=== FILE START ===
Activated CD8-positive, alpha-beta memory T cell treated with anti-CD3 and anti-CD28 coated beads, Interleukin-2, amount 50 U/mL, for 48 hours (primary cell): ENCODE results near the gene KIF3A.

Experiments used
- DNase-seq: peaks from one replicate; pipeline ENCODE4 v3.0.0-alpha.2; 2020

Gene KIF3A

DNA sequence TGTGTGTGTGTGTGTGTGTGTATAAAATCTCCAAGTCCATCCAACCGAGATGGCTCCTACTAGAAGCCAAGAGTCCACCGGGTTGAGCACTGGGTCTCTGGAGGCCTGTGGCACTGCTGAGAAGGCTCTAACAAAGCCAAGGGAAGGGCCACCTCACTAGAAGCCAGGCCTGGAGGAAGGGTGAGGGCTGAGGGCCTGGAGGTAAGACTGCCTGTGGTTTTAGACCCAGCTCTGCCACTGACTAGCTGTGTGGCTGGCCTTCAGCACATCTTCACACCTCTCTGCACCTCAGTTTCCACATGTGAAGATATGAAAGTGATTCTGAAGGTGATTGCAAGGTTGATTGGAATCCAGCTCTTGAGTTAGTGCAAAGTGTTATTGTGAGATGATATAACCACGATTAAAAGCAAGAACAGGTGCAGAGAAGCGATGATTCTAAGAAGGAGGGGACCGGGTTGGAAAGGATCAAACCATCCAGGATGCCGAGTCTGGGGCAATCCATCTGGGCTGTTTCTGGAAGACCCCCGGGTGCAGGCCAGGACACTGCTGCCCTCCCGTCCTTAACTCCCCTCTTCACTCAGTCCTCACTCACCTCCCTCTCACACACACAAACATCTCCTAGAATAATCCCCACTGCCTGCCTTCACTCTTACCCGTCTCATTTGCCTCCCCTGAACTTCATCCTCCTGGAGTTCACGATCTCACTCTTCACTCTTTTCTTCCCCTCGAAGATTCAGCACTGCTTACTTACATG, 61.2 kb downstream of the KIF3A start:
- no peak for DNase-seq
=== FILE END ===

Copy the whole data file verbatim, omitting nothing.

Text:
Activated CD8-positive, alpha-beta memory T cell treated with anti-CD3 and anti-CD28 coated beads, Interleukin-2, amount 50 U/mL, for 48 hours (primary cell): ENCODE results near the gene KIF3A.

Experiments used
- DNase-seq: peaks from one replicate; pipeline ENCODE4 v3.0.0-alpha.2; 2020

Gene KIF3A

DNA sequence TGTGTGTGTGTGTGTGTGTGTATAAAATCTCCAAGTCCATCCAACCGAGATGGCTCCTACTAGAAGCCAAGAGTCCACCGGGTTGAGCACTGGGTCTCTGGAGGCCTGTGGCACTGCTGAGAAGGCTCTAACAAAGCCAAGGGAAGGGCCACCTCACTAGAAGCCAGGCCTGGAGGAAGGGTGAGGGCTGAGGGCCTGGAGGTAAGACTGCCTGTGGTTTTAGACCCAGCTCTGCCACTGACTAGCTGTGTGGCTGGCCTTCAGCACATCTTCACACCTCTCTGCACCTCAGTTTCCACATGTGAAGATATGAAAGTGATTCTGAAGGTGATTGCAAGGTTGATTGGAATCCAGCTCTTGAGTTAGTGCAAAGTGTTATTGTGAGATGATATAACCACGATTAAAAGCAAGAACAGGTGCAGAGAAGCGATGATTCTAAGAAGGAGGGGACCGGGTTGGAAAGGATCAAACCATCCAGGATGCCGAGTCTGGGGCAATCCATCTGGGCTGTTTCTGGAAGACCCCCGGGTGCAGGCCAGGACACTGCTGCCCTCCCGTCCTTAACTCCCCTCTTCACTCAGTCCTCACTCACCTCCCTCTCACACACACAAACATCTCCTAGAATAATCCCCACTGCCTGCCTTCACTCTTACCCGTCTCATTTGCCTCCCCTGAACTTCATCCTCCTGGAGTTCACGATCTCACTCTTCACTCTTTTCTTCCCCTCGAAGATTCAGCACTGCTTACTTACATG, 61.2 kb downstream of the KIF3A start:
- no peak for DNase-seq